While I love beef tenderloin with Yorkshire pudding on Christmas, it goes beautifully with pretty much any side dish. If you need some inspiration, I highly recommend pairing it with:

Beef Tenderloin Sauces

Honestly, this beef is so buttery soft and juicy, it doesn’t even need sauce, but if you’re a die-hard sauce fan, I suggest trying a red wine or peppercorn sauce, or Ina’s basil pesto mayonnaise.

Leftover Beef Tenderloin Recipes

Leftovers are a Godsend, since this filet is ridiculously bomb cold. Try it on crostini with a little goat cheese and pesto, or on a baguette with Dijon mustard and lots of creamy, melting brie. Hell, eat it out of the fridge with your hands and get weird. No judgment.

Merry Christmas, friends! May your days be merry, bright, and filled with beef tenderloin.

Slow-Roasted Beef Tenderloin with Rosemary: (Serves 6-8)

Whole beef tenderloin partially sliced on a platter with fresh rosemary sprigs for presentation.Ingredients:
1 whole filet of beef tenderloin, trimmed and tied (about 4-4½ pounds)
3 tablespoons extra virgin olive oil, divided
3½ teaspoons kosher salt
2 teaspoons fresh ground pepper
12-15 sprigs fresh rosemary

Preparing your Slow-Roasted Beef Tenderloin with Rosemary:

-Pre-heat your oven to 275 degrees. Make sure that your oven temperature is accurate!

-Place your tenderloin on sheet pan (I like to line mine with aluminum foil for easy cleanup) and pat the whole thing dry using paper towels.

Whole raw beef tenderloin, trimmed and tied, on a foil-lined baking sheet.-Brush the beef on all sides with 2½ tablespoons of the olive oil. No brush? No problem. Just use your hands to rub the oil over the meat.

-Season the beef with the salt and pepper, making sure the entire tenderloin is given some love. (It may seem like a lot of salt, but trust me, it will make your meat perfectly delectable.)

slow-roasted-beef-tenderloin-with-rosemary-step-2-2-Secure the rosemary sprigs to your tenderloin by threading them through the kitchen string tying the beef at 2-inch intervals. Brush the rosemary sprigs with the remaining ½ tablespoon of olive oil.

Beef tenderloin that's oiled and seasoned with rosemary sprigs threaded through kitchen twine.-Transfer your tenderloin to the oven and cook for 1 hour to 1½ hours until the internal temperature in the center of the meat is 125 degrees for rare or 135 degrees for medium rare. The best way to get an accurate reading is to stick the thermometer horizontally through the end of the beef. (I know a half hour is a large window of cooking time, but it will vary slightly based on the weight of your tenderloin. I strongly recommend checking the internal temperature of your beef after 1 hour to assess the situation.)

Slow-roasted beef tenderloin just removed from the oven.-Cover your cooked tenderloin with aluminum foil and let it rest for at least 20 minutes.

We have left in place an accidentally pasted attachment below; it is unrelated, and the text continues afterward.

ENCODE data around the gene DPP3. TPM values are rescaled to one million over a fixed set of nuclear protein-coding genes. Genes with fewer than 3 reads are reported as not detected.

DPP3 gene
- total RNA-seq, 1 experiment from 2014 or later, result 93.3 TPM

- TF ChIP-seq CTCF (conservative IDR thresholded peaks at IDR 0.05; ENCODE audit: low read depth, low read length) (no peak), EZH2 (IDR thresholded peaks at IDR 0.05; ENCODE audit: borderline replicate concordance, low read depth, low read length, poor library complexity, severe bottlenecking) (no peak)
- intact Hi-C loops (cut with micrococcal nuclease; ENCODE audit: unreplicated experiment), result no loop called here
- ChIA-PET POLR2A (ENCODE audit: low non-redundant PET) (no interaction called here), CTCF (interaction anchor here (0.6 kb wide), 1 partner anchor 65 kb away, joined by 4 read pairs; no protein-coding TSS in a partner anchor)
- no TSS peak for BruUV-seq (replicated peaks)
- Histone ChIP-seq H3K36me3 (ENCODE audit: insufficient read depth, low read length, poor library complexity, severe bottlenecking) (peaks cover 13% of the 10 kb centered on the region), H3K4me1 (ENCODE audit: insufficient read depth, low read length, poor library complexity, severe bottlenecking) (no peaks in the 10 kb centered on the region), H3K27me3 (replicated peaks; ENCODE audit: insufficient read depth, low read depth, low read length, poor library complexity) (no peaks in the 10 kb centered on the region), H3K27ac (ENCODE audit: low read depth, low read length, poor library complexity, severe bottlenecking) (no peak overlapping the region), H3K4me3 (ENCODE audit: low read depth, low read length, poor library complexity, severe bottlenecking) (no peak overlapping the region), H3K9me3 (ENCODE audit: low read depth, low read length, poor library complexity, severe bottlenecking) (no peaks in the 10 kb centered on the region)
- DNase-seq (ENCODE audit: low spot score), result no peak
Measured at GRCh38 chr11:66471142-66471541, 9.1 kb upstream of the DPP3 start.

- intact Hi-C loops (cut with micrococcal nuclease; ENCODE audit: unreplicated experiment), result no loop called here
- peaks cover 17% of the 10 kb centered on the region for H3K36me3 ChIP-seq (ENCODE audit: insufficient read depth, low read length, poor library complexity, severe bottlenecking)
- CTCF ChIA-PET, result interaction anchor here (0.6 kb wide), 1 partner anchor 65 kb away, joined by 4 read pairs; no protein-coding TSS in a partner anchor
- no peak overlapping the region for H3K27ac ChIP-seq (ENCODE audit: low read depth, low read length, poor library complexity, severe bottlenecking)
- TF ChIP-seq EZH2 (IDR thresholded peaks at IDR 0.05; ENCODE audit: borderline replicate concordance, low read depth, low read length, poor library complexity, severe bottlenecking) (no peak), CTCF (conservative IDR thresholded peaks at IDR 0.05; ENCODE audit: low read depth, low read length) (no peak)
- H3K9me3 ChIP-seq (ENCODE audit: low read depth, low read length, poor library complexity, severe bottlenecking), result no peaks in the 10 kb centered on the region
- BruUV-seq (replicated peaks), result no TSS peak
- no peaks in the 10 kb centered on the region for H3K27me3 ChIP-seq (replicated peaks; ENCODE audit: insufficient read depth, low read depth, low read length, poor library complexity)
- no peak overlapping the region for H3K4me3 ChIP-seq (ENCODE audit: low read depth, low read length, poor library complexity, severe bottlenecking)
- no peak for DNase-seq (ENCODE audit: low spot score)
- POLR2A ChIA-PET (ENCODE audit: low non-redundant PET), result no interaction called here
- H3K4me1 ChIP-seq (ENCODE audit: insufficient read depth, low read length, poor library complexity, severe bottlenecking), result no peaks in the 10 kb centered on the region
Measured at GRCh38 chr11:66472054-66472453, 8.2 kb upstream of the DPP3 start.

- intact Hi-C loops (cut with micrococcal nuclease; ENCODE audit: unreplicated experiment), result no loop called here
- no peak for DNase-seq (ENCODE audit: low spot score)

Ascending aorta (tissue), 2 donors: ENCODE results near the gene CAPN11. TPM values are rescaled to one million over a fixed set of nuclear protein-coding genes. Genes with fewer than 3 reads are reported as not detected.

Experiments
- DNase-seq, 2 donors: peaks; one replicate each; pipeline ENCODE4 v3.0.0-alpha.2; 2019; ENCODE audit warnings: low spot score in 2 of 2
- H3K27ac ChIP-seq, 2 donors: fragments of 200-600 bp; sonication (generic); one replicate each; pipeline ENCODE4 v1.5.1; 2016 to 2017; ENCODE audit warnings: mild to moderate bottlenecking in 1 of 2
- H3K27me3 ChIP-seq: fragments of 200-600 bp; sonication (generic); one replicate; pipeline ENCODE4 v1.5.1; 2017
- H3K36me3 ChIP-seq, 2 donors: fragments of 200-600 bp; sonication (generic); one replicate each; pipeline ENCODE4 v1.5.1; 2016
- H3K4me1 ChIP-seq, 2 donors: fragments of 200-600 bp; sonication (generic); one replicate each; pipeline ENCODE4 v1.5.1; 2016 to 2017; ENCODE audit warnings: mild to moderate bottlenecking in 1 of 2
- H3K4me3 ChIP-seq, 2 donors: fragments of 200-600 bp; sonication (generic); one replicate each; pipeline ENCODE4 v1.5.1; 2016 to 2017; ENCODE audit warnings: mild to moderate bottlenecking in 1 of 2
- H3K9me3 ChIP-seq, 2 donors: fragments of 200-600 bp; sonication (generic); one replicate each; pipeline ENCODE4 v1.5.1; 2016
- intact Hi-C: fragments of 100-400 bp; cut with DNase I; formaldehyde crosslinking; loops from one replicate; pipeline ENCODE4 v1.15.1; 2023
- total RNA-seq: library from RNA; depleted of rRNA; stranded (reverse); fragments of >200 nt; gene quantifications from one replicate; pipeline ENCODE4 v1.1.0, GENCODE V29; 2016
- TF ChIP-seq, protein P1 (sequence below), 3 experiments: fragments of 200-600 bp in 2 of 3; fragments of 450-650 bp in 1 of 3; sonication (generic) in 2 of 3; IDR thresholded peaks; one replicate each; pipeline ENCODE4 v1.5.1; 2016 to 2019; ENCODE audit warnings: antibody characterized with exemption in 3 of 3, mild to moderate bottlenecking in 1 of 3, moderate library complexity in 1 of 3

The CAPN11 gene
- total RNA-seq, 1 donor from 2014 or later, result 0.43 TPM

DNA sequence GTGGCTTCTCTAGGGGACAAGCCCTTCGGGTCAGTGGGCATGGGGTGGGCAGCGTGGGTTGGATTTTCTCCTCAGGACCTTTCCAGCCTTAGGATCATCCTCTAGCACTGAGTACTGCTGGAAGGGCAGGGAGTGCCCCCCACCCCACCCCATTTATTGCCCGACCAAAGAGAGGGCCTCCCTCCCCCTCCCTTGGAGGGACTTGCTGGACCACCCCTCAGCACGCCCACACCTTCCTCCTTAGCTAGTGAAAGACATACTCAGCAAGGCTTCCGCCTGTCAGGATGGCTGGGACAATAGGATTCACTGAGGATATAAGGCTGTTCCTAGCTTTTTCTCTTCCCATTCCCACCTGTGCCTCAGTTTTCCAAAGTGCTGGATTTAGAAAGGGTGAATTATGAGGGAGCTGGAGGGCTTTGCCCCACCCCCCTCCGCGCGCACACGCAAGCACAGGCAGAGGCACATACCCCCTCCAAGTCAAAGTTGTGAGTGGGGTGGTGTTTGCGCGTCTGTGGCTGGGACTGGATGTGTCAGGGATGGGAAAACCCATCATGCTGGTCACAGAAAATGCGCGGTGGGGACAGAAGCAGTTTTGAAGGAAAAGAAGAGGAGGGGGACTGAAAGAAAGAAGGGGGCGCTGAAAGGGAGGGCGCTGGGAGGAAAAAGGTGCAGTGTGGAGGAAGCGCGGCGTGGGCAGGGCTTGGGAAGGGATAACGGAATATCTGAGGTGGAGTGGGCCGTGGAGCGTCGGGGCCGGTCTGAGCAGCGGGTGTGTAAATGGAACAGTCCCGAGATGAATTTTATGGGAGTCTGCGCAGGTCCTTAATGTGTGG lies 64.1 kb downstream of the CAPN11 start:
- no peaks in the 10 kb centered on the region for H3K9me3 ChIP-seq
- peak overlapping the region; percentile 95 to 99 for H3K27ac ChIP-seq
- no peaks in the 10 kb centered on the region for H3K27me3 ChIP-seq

-Once rested, slice your beef thickly. Serve warm or at room temperature.

Beef tenderloin sliced after resting on a cutting board for 10 minutes.-I like to serve my tenderloin on a platter with some fresh rosemary sprigs for entertaining. No-fuss fanciness at its finest.

Close up up sliced slow-roasted beef tenderloin ready to be served. Beef. It’s what’s for dinner.

Close up of plated slow-roasted beef tenderloin with texture.*Recipe adapted from Ina Garten’s Foolproof.

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  1. Jennifer Souders Conner on July 8, 2020 at 5:44 am

    This recipe is a gem. I have been using this for the past 5 years and is now our family’s Christmas tradition. Thank you for blessing us with this gift! If there are any leftovers, we use them the next morning in omelettes. OMG! Let me tell you… Quite the tasty omelette.

  2. Emily Reder on December 24, 2017 at 3:26 pm

    Do you bring it down to room temp from the fridge before cooking?

  3. Liberty4ev on December 24, 2017 at 9:39 am

    Making this again this year. It is EXQUISITE! Thank you for the recipe!

  4. Liz on December 19, 2017 at 8:49 am

    I have used this recipe every year for the last 4 years when I randomly found it on pinterest. Everyone talks about how wonderful Christmas dinner is every. single. time. Now, an amazing cut of beef certainly helps, but I have never had such consistently perfect results as I do with this recipe. Thank you.

    • Serena Wolf on December 19, 2017 at 10:50 am

      Love, love, love to hear this!! So thrilled this tenderloin makes it onto your Christmas table and is met with so much fanfare. Merry Christmas to you and yours!

  5. Jenn Kosar | foodwithaview on December 10, 2017 at 8:51 am

    I agree this is one of the best ways to make tenderloin, also with some sauces on the side, thanks for reminding me as I am still planning my dinner. And I love the story of your family deciding whether to bother making dinner, so funny!

    • Serena Wolf on December 19, 2017 at 10:51 am

      Thank you, Jenn!! Merry Christmas, and I hope your dinner is fabulous!

  6. Dawn on November 25, 2016 at 9:42 pm

    I made this for Thanksgiving (paired with Ina Garten’s Gorgonzola Sauce-which by the way is to die for with this) and my family said that it was the best beef dish that I have ever made! Followed your recipe exactly and it turned out wonderfully. Thank you so much!

  7. Heather Hultberg Cartwright on December 29, 2015 at 10:23 pm

    would this recipe be good for sandwiches? I was planning on making it the night before and serving it cold the next night for NYE sandwich appetizers. I was going to cut it thin. What would you recommend? Thank you!! -Heather